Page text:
Did President Donald Trump have a point when, according to reports, he blasted the Australian prime minister on a phone call Tuesday, saying the refugee resettlement deal Australia struck with the Obama administration is “the worst deal ever”?
The agreement, Trump later said while speaking to reporters at the White House, involves bringing more than 1,000 “illegal immigrants who were in prisons” into the US.
Australia probably won’t appreciate its facilities in the Pacific being described as “prisons,” and the asylum seekers detained there probably don’t appreciate being called “illegal immigrants.” But here we are.
“When a previous administration does something, you have to respect that,” Trump said. “But you can also say ‘why are we doing this?’”
Why indeed? Here’s what’s going on with the US-Australia deal, which is really two separate agreements that amount to a refugee swap.
Australia and the US both have offshore refugee processing programs
The US has a program developed by the Obama administration: People fleeing violence in Central America are being hosted in Costa Rica while their refugee applications are processed. The agreement was made after more than 100,000 Central American asylum seekers arrived in the US in 2015, a fivefold increase from just a few years prior. Those camps are expected to host about 200 pre-screened people at a time, while they await resettlement approval by the US or other countries.
Australia's system is much more aggressive: they intercept boats carrying asylum seekers and ship their passengers to offshore detention facilities — one in a tiny Pacific island state called Nauru, and one on an island in Papua New Guinea. Australia has said about 1,600 people are currently detained in the Pacific facilities.
Conditions there are dire, and the asylum seekers — including many children — are essentially imprisoned until a country agrees to take them, which Australia has promised it will never do. Many have been trapped there for years.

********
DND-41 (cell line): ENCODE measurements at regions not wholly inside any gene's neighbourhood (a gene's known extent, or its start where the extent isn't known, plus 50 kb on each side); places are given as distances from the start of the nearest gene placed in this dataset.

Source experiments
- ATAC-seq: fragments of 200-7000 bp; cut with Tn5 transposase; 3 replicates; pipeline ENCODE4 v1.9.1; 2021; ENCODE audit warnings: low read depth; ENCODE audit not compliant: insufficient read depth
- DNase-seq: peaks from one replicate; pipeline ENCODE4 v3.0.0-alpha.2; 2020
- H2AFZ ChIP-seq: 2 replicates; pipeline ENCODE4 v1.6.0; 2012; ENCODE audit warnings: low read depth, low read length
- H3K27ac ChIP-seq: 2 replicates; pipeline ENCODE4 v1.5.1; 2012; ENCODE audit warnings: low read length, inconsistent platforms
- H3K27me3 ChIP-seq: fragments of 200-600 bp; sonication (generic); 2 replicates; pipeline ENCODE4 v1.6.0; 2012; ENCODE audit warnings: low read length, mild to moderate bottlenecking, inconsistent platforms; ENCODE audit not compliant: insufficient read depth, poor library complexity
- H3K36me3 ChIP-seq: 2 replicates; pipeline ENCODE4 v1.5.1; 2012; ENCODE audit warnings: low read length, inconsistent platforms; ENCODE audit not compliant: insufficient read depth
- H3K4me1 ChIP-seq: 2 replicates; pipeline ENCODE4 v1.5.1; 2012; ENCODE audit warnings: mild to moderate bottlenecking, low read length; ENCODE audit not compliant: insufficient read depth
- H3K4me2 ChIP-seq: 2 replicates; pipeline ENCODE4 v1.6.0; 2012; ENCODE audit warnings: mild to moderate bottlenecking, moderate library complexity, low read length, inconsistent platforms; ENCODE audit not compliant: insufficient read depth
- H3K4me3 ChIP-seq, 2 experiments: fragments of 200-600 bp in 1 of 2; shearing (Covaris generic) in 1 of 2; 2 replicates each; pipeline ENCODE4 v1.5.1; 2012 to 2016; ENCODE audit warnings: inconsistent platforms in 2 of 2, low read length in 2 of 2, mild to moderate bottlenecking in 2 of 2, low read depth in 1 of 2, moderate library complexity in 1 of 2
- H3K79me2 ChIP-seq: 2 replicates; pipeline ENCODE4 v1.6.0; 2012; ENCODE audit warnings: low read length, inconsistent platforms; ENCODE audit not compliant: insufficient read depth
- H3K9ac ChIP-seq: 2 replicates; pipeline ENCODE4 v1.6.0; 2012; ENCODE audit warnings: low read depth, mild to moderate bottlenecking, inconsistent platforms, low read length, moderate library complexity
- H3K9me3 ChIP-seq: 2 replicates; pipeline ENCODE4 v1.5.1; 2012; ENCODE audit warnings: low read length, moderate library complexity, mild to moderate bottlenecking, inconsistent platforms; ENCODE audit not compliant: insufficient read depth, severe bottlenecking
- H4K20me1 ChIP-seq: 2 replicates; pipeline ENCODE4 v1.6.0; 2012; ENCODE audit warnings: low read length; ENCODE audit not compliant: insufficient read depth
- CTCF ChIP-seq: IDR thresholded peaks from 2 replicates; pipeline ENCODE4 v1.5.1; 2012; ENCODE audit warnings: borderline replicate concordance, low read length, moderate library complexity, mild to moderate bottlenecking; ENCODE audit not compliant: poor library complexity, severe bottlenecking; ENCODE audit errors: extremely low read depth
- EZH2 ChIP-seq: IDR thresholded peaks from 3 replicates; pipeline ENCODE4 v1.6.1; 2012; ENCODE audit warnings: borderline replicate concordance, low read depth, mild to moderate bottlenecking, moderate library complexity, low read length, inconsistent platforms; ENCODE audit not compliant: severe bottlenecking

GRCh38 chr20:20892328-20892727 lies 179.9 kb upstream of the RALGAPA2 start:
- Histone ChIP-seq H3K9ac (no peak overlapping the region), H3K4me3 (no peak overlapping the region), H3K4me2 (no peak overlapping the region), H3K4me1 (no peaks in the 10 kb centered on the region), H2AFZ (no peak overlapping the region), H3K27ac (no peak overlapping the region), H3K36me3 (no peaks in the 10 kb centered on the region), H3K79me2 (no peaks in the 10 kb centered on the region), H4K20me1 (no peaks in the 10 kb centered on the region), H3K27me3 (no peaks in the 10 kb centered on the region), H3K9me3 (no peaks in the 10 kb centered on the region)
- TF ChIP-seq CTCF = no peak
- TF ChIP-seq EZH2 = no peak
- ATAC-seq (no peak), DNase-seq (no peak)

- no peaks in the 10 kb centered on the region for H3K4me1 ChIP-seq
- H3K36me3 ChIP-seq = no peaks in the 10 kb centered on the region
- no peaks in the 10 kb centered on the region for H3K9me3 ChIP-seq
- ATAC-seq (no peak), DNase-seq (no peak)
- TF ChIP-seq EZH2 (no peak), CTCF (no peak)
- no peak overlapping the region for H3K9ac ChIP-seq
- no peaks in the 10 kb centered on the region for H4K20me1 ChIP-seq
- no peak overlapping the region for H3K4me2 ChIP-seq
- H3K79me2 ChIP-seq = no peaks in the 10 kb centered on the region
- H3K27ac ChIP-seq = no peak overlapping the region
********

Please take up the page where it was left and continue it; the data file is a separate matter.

Australia and the US have essentially agreed to swap refugees
In September 2016, Australia announced it would accept refugees from the camps in Costa Rica, without specifying a number or estimate. In November, less than a week after the election, the Obama administration said the US would take in refugees from the Australian-managed facilities in the Pacific.
Is this a good deal for the US?
The deal helps to solve a major problem for Australia — the same can't really be said for the US. Australia's offshore detention facilities are an ongoing blight on the country's standing in the international community, particularly at the United Nations, where François Crepeau, the special rapporteur on migrant human rights, has called the system “cruel, inhuman, and degrading.”
The Australian government has blanket refused to resettle anybody from the Pacific camps in Australia, and the UN’s refugee resettlement agency has insisted the facilities are illegal, refusing to co-operate with them (they’re making a “one-off” exception by helping implement the US deal). This means Australia now faces the prospect of running an offshore detention program long into the foreseeable future — one much of the international community says breaches international law.
So the US has done Australia a big favor by stepping in. On some level, you could compare it to the US allies that have agreed to resettle American detainees from Guantanamo Bay: Not only does it help reduce the number of people detained in the facilities — potentially making conditions there less awful — but on a deeper level the US has legitimized the Australian system, perhaps not with an explicit stamp of approval, but by showing the offshore detention policy works.
The US-backed refugee camps in Costa Rica have drawn much less international criticism, and represent less of a domestic political challenge for the US government.
In terms of absolute numbers, the US agreed to a one-off transfer of up to 1,250 refugees from the Pacific, while Australia didn't commit to specific numbers, saying only that it would accept refugees from the Central American program as part of an overall annual refugee intake that will hit almost 19,000 by 2019.
From a Trumpian perspective, the US is getting almost nothing in return for helping Australia deal with a major problem. Sad!
And from a compassion-toward-refugees perspective, the US is helping resolve a huge political and humanitarian failure by Australia, without extracting any public guarantees that Australia would change its ways — or even improve the living conditions of the asylum seekers who will remain trapped in the Pacific for years to come.